Elizabeth Warren has a clear focus on financial and economic policy. She introduced several bills to regulate large corporations, like her Accountable Capitalism Act, which would set responsibilities for United States corporations and enforce them with a new federal office, or her Ending Too Big to Jail Act intended to crack down on financial crime.
While not all of the bills she introduces are specific to that focus, most of them are presented from a financial perspective. For example, two of the major educational reforms Warren proposes, the Student Loan Debt Relief Act and the Universal Child Care and Early Learning Act, are centered around the affordability of preschool and higher education. Affordability is a key issue to Warren, appearing in the titles of two of her recent bills, the Affordable Safe Drinking Water Act and the Affordable Drug Manufacturing Act, which show off her approach to environmental and health policy respectively.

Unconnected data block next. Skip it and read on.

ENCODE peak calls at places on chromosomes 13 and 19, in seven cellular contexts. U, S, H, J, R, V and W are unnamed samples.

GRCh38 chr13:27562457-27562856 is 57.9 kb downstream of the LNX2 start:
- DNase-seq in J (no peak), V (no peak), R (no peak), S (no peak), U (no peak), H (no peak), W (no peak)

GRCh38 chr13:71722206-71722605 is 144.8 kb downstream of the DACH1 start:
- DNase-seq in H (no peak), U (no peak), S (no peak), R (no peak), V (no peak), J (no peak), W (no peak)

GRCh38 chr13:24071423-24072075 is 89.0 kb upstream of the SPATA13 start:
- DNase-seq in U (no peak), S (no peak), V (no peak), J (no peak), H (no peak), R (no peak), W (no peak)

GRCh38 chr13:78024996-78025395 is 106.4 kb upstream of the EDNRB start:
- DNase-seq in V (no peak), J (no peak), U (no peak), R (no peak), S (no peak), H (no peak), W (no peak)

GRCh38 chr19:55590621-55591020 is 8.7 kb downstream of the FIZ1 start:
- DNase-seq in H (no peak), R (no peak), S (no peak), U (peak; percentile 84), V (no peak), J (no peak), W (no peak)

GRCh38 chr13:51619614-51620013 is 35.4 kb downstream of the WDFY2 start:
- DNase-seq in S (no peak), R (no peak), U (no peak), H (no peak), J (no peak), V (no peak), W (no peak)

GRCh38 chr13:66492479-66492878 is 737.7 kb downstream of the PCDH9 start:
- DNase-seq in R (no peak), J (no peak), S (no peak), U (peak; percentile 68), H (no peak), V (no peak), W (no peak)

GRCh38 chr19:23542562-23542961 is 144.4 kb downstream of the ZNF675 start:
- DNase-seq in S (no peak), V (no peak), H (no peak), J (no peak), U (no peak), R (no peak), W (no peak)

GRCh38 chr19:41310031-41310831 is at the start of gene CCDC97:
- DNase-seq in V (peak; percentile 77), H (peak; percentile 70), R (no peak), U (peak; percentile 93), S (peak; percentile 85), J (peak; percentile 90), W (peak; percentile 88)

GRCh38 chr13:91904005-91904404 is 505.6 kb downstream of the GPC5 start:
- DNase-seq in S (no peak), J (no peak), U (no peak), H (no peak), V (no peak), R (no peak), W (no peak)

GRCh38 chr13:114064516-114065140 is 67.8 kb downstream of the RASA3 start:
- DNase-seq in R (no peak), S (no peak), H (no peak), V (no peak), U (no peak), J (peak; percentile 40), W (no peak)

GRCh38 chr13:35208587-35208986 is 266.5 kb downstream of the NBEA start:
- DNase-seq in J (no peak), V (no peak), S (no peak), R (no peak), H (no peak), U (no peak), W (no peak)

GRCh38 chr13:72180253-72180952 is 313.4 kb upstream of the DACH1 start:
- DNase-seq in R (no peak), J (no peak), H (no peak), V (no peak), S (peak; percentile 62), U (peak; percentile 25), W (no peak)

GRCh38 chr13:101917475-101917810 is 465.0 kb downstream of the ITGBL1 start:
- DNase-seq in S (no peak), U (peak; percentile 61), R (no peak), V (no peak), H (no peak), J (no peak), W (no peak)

Warren and Sanders have both built their campaigns on progressive reforms meant to relieve stress for low-income Americans. However, looking at the legislative records we can find some contrast. While Sanders rarely ever trades cosponsorship with Republicans, Warren is much more likely to have a Republican or two sign on to her bills. In the previous session of Congress over half the bills Warren introduced had a Republican cosponsor and in this session almost a third were the same. She also has cosponsored 98 Republican bills this session.
One legislative issue stands out for Amy Klobuchar more so than for the other candidates: campaigns and elections. She has introduced 15 bills such as her Stopping Harmful Interference for a Lasting Democracy Act, which would require Federal campaigns report any foreign assistance offered or given, her Redistricting Reform Act, intended to combat partisan gerrymandering, and her Same Day Registration Act, which would allow voter registration on the same day of an election.